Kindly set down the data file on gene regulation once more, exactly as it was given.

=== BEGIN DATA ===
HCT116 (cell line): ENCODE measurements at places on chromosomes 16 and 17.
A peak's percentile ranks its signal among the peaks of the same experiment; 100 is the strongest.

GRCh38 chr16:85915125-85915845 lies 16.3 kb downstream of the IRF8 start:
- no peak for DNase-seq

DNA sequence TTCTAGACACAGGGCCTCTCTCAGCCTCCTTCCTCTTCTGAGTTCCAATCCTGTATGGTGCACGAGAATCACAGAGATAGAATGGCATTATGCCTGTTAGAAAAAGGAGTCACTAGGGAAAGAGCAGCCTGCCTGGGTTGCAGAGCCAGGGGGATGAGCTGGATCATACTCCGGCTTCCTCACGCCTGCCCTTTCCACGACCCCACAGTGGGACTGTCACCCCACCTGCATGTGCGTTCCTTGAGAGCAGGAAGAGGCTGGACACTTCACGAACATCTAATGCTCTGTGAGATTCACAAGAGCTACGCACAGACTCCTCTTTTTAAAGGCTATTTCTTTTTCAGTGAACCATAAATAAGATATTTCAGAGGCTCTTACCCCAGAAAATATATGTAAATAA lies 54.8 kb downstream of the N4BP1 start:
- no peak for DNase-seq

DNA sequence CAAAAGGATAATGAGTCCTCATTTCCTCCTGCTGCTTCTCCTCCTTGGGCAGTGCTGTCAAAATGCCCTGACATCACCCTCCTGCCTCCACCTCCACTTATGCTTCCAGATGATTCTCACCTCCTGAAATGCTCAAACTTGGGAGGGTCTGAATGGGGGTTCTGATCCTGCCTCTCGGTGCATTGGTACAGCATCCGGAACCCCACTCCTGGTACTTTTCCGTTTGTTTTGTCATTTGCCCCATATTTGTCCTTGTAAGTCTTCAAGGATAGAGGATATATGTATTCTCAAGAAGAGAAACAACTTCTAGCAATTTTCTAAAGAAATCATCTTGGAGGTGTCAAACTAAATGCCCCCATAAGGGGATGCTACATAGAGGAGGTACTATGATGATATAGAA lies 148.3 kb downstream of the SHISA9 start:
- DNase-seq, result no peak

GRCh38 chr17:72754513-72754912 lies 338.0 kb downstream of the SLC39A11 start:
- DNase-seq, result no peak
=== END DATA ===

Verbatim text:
HCT116 (cell line): ENCODE measurements at places on chromosomes 16 and 17.
A peak's percentile ranks its signal among the peaks of the same experiment; 100 is the strongest.

GRCh38 chr16:85915125-85915845 lies 16.3 kb downstream of the IRF8 start:
- no peak for DNase-seq

DNA sequence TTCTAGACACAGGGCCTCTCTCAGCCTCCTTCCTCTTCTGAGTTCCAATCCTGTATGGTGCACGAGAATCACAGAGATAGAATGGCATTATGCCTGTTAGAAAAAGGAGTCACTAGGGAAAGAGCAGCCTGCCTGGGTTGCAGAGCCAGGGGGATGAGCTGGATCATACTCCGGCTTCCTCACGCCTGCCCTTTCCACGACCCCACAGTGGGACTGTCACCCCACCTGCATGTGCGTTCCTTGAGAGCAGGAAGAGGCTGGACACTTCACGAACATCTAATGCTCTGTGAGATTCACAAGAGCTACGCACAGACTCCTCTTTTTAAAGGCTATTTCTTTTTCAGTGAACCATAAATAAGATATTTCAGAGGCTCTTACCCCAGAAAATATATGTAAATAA lies 54.8 kb downstream of the N4BP1 start:
- no peak for DNase-seq

DNA sequence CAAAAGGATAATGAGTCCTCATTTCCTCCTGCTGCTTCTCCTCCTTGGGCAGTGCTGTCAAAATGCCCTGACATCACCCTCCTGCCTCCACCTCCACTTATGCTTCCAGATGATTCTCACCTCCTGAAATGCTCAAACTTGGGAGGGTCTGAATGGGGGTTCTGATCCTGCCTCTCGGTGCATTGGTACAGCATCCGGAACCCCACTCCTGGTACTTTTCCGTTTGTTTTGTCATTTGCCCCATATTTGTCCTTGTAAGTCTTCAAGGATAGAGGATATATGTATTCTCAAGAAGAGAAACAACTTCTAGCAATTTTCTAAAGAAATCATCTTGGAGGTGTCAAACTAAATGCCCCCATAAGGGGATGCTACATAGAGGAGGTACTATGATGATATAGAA lies 148.3 kb downstream of the SHISA9 start:
- DNase-seq, result no peak

GRCh38 chr17:72754513-72754912 lies 338.0 kb downstream of the SLC39A11 start:
- DNase-seq, result no peak